With Enes Kanter out of the rotation, it’s become apparent that Coach Fizdale intends to use Mitchell Robinson and others to define a versatile, lengthy defense.

While explaining why he hasn’t played 26-year-old center, Enes Kanter, Knicks head coach David Fizdale told reporters that he wanted to build towards a more versatile style of play. Kanter either physically cannot, or refuses to guard the pick-and-roll, a fact that has led Fizdale to start Noah Vonleh, a more switchable player, in the absence of Luke Kornet—a store-brand Kristaps Porzingis who’s sidelined with an ankle sprain.

However, Kanter’s role has become non-existent with the team as the franchise intends for a future anchored in the middle by Mitchell Robinson, a 7’1” rookie with a 7’4” wingspan. The Knicks snagged Robinson in the second round of last year’s draft because the Louisiana native chose not to play in college or overseas.

While Robinson missed nearly a month with a sprained ankle, the big man has not only shown why he was considered a top prospect when he left high school, but why he’s a much better fit for the Knicks going forward. Especially on team that hopes to build a versatile defense, as Fizdale claimed at the season’s start.

“I want to establish a top-ranked defense, a fast defense, a disruptive defense, a versatile defense, a loud defense that sparks offense and gets us into the open court,” Fizdale remarked.

It’s impossible to have that while Kanter plays major minutes. He does bring low-post scoring and rebounding, but that’s extent of his contribution to the team.

Conversely, Robinson’s length and explosiveness make him the perfect sort of rim-running center who can lock down the paint—and even stick with smaller players on the perimeter.

Robinson still makes plenty of mistakes on the defensive end, as expected for someone who last played organized ball in high school, but he also possesses the physical traits to erase these mistakes. Watch him stick with James Harden out on the arc before getting a piece of his shot:

Or when, despite a spin move from (the self-referentially old) Dwyane Wade, he recovers enough to tip the shot up into the air:

The Rockets take it further than anyone else, but teams have placed an emphasis on creating mismatches through switches. Having a center who can still harass and stick with smaller defenders like Robinson can have much more value than offensive rebounders like Kanter.

Having Robinson waiting in the paint also gives the rest of the Knicks’ perimeter defenders a bit more slack. Against the Nets, Damyean Dotson gambled on a steal during the fourth quarter and Brooklyn guard Theo Pinson got into the lane. Robinson was able to help off of Ed Davis and erase Pinson’s shot—he also nearly kept the ball in bounds, another skill that shows natural defensive instincts that Kanter can’t match.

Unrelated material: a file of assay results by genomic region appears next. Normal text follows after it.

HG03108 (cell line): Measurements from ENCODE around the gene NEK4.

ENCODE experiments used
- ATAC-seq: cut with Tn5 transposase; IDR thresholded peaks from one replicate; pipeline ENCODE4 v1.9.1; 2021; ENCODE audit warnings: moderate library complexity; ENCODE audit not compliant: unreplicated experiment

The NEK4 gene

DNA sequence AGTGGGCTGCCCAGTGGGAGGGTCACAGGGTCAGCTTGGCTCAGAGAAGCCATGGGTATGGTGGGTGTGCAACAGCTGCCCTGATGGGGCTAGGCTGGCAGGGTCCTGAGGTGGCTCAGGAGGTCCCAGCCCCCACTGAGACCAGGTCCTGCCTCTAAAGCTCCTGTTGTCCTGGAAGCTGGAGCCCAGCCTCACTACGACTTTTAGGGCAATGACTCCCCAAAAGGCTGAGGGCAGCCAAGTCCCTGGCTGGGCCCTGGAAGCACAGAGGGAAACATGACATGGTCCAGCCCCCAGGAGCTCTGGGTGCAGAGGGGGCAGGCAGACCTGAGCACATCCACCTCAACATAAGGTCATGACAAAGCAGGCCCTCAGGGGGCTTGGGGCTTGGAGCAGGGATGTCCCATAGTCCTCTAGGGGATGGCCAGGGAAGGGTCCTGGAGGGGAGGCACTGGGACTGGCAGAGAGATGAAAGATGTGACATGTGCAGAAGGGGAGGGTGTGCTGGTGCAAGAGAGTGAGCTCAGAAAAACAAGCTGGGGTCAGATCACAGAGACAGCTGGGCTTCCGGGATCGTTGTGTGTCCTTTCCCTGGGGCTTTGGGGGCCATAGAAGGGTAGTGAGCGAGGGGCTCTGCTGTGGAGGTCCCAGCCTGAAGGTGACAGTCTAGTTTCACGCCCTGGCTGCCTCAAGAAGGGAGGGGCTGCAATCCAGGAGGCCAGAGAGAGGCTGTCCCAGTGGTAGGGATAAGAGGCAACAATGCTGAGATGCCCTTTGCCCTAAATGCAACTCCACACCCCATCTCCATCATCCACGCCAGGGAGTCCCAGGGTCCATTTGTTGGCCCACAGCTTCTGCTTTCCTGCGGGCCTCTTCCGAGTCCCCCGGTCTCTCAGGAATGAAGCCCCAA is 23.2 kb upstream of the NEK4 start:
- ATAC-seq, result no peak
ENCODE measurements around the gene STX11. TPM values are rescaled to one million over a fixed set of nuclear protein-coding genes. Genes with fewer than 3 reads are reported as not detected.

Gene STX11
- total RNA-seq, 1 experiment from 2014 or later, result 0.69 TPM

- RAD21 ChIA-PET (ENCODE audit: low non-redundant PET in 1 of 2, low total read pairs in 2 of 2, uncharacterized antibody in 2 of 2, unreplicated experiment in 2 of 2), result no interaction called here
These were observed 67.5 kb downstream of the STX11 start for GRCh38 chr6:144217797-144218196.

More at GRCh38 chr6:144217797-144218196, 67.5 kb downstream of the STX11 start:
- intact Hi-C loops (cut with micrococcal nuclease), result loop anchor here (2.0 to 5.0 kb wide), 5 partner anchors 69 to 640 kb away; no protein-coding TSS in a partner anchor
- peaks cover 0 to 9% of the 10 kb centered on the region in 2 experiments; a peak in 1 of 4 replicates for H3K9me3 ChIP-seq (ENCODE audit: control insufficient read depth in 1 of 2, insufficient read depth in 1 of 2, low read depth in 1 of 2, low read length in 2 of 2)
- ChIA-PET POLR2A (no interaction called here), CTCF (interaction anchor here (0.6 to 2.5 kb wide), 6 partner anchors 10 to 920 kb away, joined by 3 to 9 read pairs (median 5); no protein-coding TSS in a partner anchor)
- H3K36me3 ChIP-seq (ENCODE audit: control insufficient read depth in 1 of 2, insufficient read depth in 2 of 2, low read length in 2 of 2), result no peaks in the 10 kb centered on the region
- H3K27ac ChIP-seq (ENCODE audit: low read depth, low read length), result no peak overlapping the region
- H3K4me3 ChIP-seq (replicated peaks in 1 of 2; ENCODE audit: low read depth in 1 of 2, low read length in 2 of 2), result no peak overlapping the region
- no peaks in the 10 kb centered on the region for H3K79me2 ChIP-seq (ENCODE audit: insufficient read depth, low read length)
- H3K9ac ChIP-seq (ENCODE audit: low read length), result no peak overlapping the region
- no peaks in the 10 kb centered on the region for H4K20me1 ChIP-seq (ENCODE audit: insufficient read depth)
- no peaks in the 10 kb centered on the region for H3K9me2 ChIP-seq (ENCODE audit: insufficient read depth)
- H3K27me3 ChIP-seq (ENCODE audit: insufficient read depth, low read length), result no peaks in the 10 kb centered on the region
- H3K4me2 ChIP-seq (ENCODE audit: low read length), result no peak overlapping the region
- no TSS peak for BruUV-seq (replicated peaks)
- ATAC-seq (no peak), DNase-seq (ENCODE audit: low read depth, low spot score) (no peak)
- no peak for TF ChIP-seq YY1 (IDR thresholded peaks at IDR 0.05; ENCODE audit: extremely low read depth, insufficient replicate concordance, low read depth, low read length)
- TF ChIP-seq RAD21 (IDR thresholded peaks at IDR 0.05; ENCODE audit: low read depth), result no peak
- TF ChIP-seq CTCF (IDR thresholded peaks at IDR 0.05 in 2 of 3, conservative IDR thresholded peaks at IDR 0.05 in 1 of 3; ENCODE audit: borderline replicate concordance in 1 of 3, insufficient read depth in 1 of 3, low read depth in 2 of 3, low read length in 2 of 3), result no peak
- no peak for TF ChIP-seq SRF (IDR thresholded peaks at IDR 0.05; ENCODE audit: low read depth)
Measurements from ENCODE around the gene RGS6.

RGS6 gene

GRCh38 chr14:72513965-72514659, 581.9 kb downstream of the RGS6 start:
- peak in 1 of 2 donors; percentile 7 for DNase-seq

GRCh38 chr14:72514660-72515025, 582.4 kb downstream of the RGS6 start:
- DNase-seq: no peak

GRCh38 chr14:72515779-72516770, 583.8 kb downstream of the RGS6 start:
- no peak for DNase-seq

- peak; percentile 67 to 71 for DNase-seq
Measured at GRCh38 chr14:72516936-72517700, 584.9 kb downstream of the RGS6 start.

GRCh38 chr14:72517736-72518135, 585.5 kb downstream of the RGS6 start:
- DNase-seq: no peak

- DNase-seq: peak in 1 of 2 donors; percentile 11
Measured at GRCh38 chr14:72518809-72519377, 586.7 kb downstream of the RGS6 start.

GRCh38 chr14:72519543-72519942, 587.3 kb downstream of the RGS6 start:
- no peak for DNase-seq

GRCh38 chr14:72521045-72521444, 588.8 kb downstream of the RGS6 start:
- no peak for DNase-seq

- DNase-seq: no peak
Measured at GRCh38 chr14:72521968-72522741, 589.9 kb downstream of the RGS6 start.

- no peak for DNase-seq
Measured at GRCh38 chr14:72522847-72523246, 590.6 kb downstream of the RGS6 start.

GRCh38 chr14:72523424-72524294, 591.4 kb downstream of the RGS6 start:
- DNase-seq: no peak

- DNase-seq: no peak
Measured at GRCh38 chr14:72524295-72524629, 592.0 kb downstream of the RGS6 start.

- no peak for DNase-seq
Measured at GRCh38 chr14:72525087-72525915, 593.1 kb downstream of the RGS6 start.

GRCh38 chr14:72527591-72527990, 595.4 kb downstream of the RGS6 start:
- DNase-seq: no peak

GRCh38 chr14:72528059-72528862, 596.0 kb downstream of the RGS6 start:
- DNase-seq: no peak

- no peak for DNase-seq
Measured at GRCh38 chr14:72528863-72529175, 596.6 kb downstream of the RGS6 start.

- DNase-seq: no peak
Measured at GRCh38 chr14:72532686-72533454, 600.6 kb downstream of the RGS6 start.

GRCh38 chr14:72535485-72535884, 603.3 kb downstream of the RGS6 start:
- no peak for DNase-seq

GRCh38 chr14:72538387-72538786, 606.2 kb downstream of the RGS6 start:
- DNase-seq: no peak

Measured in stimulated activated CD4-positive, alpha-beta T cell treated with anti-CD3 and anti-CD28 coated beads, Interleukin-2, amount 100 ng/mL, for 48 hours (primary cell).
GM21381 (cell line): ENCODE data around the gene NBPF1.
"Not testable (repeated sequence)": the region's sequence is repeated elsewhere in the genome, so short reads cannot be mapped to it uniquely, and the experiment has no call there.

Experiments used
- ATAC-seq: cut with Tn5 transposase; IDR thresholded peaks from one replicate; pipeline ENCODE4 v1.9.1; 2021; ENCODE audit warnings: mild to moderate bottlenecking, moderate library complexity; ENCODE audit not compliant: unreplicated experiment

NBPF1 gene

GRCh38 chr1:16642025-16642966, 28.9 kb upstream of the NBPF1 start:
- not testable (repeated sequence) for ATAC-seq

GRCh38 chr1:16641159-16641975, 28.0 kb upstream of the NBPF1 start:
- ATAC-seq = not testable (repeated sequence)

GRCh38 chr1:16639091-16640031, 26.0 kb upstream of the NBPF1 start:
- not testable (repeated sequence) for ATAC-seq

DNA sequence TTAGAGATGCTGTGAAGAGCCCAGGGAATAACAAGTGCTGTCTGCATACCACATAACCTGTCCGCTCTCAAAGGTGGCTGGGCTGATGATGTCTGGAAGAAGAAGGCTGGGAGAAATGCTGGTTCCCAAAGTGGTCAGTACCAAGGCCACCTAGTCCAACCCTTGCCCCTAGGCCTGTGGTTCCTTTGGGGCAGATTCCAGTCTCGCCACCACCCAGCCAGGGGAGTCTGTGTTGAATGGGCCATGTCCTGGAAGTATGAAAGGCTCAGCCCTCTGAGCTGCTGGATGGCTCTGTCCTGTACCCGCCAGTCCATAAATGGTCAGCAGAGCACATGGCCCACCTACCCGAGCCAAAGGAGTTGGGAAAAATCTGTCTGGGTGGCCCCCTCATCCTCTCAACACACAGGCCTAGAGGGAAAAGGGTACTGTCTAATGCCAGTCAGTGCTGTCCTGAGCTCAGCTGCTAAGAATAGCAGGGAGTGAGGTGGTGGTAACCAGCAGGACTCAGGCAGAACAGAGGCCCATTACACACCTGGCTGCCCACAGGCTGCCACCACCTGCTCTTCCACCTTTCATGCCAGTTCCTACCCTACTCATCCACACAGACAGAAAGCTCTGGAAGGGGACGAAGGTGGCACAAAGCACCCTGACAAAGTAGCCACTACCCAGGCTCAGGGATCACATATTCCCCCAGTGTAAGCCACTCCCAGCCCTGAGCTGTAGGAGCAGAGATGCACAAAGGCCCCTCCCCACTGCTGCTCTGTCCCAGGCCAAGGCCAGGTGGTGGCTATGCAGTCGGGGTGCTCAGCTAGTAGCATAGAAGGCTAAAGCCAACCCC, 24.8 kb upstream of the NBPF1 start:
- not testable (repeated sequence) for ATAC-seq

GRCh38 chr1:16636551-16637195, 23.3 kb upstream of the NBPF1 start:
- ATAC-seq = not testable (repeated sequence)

In 42 games this season, Kanter has 17 blocks. Robinson has 66 in 34 games played, for contrast. Kanter has only played in one game of the six since Robinson returned from his ankle injury, but over that span Robinson has a Defensive Rating of 109.5 points per 100 possessions, while Kanter’s DRtg is 137.5 in the only game he was active. Robinson’s rating is the third best among rookies centers who have played at least 15 minutes over that span—trailing sixth and fourth overall picks Mo Bamba and Jaren Jackson Jr.. Kanter’s is the second worst among all centers in the league, regardless of experience.

It’s worth noting that the Knicks seem to have followed a certain formula in their drafting. Lots of long and versatile guys, not just Robinson, pepper the franchise’s young core. They clearly want to surround Porzingis with guys who can guard multiple positions while their Unicorn patrols the paint. Robinson’s shown he can do that, and you may not have noticed, but he’s not a bad shot blocker either.

Frank Ntilikina, Kevin Knox, and Dotson all have the skills and the frames to be plus defenders on the perimeter. Should Porzingis return to his pre-ACL tear state, the Knicks could have the ability to have five young players who could switch on any possession. Exactly what Fizdale said he’s looking for, and done without sacrificing any offense.